I am very grateful to Dr. James Gaulte for pointing out the paper by Kravitz et al. on the vexing problem of heterogeneity of treatment effects (HTE). The article indeed provides a very clear and comprehensive explanation of the issues, and it is apparent that the proposal by Kent et al. discussed in the last post was aimed at addressing some of the challenges described by Kravitz et al. I agree with Dr. Gaulte that the article should be recommended reading for medical students (and we’re all medical students…), but I will present here additional comments about the specifics of the paper, as well as the general philosophy that the authors seem to espouse. Interested readers are encouraged to review the paper first.
The issue of patient preference
Kravitz et al. provide 4 categories that determine HTE: 1) variable baseline risk 2) variable response to treatment 3) variable vulnerability to adverse effects 4) variable patient preferences for possible outcomes (utilities). I command the authors for emphasizing the last category, for it is the most commonly ignored by the EBM movement. Yet, as the authors put it, “Patient preferences for different health states (utilities) are the ultimate arbiter of treatment success.” (I wouldn’t necessarily go this far).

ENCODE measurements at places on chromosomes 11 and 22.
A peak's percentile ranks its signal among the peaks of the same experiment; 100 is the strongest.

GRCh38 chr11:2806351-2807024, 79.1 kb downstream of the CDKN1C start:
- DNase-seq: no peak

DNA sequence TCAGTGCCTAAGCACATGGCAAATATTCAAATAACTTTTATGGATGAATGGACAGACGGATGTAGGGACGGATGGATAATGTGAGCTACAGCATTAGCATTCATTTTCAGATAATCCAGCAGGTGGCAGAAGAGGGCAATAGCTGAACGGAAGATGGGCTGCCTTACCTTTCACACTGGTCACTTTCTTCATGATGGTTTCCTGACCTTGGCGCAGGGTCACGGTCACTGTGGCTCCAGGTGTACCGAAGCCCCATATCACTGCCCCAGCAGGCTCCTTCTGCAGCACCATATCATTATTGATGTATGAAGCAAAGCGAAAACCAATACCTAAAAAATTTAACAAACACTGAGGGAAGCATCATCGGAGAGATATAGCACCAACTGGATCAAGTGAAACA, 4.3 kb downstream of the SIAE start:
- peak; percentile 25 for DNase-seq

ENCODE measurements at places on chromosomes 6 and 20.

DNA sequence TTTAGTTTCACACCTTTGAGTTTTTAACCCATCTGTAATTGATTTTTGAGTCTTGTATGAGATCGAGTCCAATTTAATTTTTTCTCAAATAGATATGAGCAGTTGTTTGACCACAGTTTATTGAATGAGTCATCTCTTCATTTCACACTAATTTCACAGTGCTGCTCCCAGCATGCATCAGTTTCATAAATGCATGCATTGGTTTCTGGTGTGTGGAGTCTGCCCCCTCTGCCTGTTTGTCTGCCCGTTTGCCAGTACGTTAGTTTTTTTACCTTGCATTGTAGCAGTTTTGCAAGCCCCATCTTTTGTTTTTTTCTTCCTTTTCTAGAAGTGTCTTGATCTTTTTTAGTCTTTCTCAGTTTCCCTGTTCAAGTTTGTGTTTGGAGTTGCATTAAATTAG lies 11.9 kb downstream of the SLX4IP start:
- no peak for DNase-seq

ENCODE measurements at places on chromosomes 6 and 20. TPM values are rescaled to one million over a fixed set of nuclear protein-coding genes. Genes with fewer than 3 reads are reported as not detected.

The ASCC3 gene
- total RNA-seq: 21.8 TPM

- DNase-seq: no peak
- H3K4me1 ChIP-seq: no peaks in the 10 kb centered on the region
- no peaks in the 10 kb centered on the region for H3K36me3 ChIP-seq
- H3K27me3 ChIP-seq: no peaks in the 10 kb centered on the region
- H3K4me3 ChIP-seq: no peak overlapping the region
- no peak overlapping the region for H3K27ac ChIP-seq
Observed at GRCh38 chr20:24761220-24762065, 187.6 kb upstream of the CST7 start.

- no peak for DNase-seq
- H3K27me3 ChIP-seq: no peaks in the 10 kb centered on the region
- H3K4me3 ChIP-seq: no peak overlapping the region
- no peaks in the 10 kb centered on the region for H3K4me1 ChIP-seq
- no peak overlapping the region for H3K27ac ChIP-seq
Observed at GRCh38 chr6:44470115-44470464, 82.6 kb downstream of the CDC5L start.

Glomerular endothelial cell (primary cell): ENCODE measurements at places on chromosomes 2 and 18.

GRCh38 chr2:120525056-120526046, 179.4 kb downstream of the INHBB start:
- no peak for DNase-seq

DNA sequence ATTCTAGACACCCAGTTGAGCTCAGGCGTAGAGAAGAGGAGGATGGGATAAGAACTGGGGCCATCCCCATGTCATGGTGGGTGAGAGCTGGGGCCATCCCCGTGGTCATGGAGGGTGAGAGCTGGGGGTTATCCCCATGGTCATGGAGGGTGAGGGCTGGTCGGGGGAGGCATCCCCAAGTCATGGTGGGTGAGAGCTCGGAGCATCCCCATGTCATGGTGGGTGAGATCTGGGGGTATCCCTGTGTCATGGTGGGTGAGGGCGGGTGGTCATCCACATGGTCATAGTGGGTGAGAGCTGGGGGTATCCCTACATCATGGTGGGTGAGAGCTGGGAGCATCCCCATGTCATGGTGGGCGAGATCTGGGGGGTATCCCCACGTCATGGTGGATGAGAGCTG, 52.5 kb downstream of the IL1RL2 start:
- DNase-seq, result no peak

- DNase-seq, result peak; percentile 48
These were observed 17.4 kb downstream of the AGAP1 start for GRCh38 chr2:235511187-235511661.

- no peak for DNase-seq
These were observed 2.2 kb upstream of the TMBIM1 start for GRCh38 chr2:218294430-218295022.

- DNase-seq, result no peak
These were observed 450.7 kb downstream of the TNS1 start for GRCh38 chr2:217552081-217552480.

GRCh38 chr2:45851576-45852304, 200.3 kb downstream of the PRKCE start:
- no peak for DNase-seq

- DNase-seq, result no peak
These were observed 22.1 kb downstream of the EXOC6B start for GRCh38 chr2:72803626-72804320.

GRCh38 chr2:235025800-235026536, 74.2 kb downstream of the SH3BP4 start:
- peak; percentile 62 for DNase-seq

But after reading the entire article, one gets the sense that Kravitz et al. may be paying no more than lip service to the subjective dimension of medicine. Utilities are only mentioned twice more in the paper: on page 672, the casual statement that “The EBM community has incorporated patient values and preferences into the general framework of evidence-based medicine (Sackett et al. 2000),” implies that acknowledging utilities is sufficient treatment of the issue. And on page 673, in the graphs that demonstrate the interplay of the 3 other categories of HET, the authors “assume that utilities have already been incorporated into the scales for measuring the absolute treatment effect and teatment-related harm,” and deal with this rather substantial methodological problem by simple hand-waving.
Kravitz et al. do a great job of graphically illustrating the complex interplay between the 4 categories of variability. They also do not hide the difficulty that this complexity presents for the application of EBM methods to clinical practice. But the reality is likely to be even more complex than they describe. For example, the paper discusses ‘responsiveness to treatment’ and ‘vulnerability to harm’ as being independent categories of variability, when in fact they could be dependent of each other. A high responder to aspirin may also be more vulnerable to bleeding complications, but not particularly susceptible to allergic reactions. The complex interplay between responsiveness and vulnerability is unlikely to lend itself easily to quantitative modeling.
Another area that is problematic is the effect of treatment context. The authors do identify this issue (top of p. 669 and top of p. 671, with reference to paper by Horwitz et al.), but don’t seem to properly gauge the difficulty that this represents for the application of RCT results to the patient at hand. They also have an optimistic view of how the “genomics era” will help tease out responsiveness and vulnerability issues in individuals (pp. 676, 679).